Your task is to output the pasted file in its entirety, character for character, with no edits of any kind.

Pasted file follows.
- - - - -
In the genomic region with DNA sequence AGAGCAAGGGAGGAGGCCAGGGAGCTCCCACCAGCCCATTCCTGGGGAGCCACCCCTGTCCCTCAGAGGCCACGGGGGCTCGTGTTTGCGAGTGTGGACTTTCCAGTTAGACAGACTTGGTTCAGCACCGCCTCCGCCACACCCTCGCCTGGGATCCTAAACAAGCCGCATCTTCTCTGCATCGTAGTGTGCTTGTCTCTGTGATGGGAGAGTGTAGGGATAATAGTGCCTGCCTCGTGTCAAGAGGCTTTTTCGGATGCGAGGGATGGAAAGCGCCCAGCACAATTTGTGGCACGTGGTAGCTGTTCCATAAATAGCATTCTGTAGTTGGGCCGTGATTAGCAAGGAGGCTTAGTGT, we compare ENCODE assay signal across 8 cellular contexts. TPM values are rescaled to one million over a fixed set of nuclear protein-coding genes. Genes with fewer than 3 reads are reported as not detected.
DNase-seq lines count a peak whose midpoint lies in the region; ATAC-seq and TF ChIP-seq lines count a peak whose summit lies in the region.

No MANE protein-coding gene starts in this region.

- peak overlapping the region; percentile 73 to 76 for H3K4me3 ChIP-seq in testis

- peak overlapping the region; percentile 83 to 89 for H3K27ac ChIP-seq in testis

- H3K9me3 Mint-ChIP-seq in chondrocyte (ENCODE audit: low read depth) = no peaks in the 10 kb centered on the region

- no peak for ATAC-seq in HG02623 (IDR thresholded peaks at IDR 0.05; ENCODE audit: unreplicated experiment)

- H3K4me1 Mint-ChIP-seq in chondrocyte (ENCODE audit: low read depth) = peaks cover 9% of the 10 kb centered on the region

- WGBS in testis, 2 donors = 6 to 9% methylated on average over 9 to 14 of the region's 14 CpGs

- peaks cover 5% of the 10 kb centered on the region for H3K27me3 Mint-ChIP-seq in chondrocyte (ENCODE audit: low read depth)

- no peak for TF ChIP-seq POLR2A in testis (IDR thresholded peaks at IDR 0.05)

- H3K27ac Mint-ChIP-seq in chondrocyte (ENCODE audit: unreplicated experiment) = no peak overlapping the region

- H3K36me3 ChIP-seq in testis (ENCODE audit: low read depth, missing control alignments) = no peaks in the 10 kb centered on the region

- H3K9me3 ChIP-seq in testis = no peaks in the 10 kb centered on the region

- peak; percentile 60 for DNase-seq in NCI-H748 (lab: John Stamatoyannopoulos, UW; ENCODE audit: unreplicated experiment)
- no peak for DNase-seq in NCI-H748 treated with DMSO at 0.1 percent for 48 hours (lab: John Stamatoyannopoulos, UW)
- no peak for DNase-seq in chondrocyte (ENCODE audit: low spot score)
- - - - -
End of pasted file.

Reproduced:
In the genomic region with DNA sequence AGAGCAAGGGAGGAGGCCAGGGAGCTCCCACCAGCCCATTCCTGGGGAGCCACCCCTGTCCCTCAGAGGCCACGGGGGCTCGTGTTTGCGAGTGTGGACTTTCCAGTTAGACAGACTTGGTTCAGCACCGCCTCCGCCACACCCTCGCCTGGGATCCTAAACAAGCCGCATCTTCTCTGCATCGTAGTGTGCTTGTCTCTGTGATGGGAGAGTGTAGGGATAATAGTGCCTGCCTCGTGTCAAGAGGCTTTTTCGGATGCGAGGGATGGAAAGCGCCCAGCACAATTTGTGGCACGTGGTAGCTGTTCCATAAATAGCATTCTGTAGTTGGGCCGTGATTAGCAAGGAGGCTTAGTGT, we compare ENCODE assay signal across 8 cellular contexts. TPM values are rescaled to one million over a fixed set of nuclear protein-coding genes. Genes with fewer than 3 reads are reported as not detected.
DNase-seq lines count a peak whose midpoint lies in the region; ATAC-seq and TF ChIP-seq lines count a peak whose summit lies in the region.

No MANE protein-coding gene starts in this region.

- peak overlapping the region; percentile 73 to 76 for H3K4me3 ChIP-seq in testis

- peak overlapping the region; percentile 83 to 89 for H3K27ac ChIP-seq in testis

- H3K9me3 Mint-ChIP-seq in chondrocyte (ENCODE audit: low read depth) = no peaks in the 10 kb centered on the region

- no peak for ATAC-seq in HG02623 (IDR thresholded peaks at IDR 0.05; ENCODE audit: unreplicated experiment)

- H3K4me1 Mint-ChIP-seq in chondrocyte (ENCODE audit: low read depth) = peaks cover 9% of the 10 kb centered on the region

- WGBS in testis, 2 donors = 6 to 9% methylated on average over 9 to 14 of the region's 14 CpGs

- peaks cover 5% of the 10 kb centered on the region for H3K27me3 Mint-ChIP-seq in chondrocyte (ENCODE audit: low read depth)

- no peak for TF ChIP-seq POLR2A in testis (IDR thresholded peaks at IDR 0.05)

- H3K27ac Mint-ChIP-seq in chondrocyte (ENCODE audit: unreplicated experiment) = no peak overlapping the region

- H3K36me3 ChIP-seq in testis (ENCODE audit: low read depth, missing control alignments) = no peaks in the 10 kb centered on the region

- H3K9me3 ChIP-seq in testis = no peaks in the 10 kb centered on the region

- peak; percentile 60 for DNase-seq in NCI-H748 (lab: John Stamatoyannopoulos, UW; ENCODE audit: unreplicated experiment)
- no peak for DNase-seq in NCI-H748 treated with DMSO at 0.1 percent for 48 hours (lab: John Stamatoyannopoulos, UW)
- no peak for DNase-seq in chondrocyte (ENCODE audit: low spot score)